Intravenous (IV) injection of 0.1 to 10 μg of authentic prostaglandin E2 (PGE2) in intact steady-state mice induces a population of bone marrow and spleen cells having the capacity to suppress CFU-GM proliferation when admixed with normal bone marrow cells. Equivalent suppression of CFU-GM committed to monocytic as well as granulocytic differentiation was observed using colony-stimulating factors (CSFs) differing in their lineage specificities and by direct morphological analysis of proliferating clones. Kinetic analysis indicates that suppressive bone marrow cells appear within 2 hours after PGE2 injection, are maximal at 6 hours, and are no longer observed by 24 hours postinjection. Positive and negative selection studies using monoclonal antibodies indicate that the PGE2-induced suppressor cells react positively with anti-GMA 1.2, MAC1, and F4/80 monoclonal antibodies, suggesting a myeloid/monocytic origin. As few as 1,000 positively selected bone marrow or spleen cells were able to inhibit maximally normal CFU-GM proliferation by 50,000 control bone marrow cells. Suppression of normal CFU-GM can be substituted for by 24-hour cell-free supernates from unseparated bone marrow cells or GMA 1.2 or F4/80 positively selected marrow or spleen cells from PGE2-treated but not control mice. These supernates also inhibited BFU-E proliferation. Injection of as few as 2 million bone marrow cells from PGE2-treated mice into steady-state mice or animals hematopoietically rebounding following a sublethal injection of cyclophosphamide significantly suppressed total CFU-GM proliferation in recipient mice within 6 hours. In summary, these studies describe the detection of a novel hematopoietic control network induced by PGE2 in intact mice.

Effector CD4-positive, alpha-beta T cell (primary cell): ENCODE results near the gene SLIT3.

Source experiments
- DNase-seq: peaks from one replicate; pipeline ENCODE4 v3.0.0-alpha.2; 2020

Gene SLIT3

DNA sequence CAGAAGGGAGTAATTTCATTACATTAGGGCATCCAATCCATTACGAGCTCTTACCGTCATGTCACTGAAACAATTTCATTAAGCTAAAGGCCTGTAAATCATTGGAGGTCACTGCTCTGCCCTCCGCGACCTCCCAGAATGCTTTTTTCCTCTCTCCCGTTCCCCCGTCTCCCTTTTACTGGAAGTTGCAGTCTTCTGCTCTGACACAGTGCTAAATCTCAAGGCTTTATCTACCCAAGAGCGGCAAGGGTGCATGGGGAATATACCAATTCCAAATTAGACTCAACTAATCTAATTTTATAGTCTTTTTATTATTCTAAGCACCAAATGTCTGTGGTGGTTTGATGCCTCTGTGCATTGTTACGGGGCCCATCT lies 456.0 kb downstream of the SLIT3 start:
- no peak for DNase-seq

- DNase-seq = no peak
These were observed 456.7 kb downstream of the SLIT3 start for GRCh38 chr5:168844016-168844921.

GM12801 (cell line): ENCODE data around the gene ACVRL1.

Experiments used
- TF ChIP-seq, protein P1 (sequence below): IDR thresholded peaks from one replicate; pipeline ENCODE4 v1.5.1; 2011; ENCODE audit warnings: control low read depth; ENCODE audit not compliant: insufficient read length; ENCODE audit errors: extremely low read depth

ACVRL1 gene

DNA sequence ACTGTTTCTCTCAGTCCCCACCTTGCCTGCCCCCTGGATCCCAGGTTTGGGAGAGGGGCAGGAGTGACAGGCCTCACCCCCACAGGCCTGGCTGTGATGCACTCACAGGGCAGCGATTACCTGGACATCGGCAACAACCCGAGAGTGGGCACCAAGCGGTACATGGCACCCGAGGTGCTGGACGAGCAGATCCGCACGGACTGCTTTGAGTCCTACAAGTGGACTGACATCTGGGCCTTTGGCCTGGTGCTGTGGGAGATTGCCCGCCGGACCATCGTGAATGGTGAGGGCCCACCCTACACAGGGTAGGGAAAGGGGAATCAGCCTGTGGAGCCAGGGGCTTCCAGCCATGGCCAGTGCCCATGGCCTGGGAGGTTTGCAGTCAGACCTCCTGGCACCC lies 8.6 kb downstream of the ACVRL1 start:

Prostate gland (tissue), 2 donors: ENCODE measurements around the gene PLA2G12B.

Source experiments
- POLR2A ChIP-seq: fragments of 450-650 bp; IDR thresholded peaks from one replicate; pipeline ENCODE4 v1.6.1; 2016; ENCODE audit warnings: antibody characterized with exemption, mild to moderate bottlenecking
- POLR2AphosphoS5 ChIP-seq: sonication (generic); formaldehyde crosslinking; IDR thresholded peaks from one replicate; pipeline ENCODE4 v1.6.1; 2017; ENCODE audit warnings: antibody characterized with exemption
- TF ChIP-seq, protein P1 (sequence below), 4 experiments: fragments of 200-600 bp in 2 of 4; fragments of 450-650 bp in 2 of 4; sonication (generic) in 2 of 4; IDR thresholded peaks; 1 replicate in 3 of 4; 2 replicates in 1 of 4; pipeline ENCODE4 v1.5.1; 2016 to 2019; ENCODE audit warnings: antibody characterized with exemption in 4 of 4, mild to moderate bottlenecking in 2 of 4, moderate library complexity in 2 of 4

|Original language||English (US)|
|Number of pages||8|
|State||Published - Jan 1 1988|
ASJC Scopus subject areas
- Cell Biology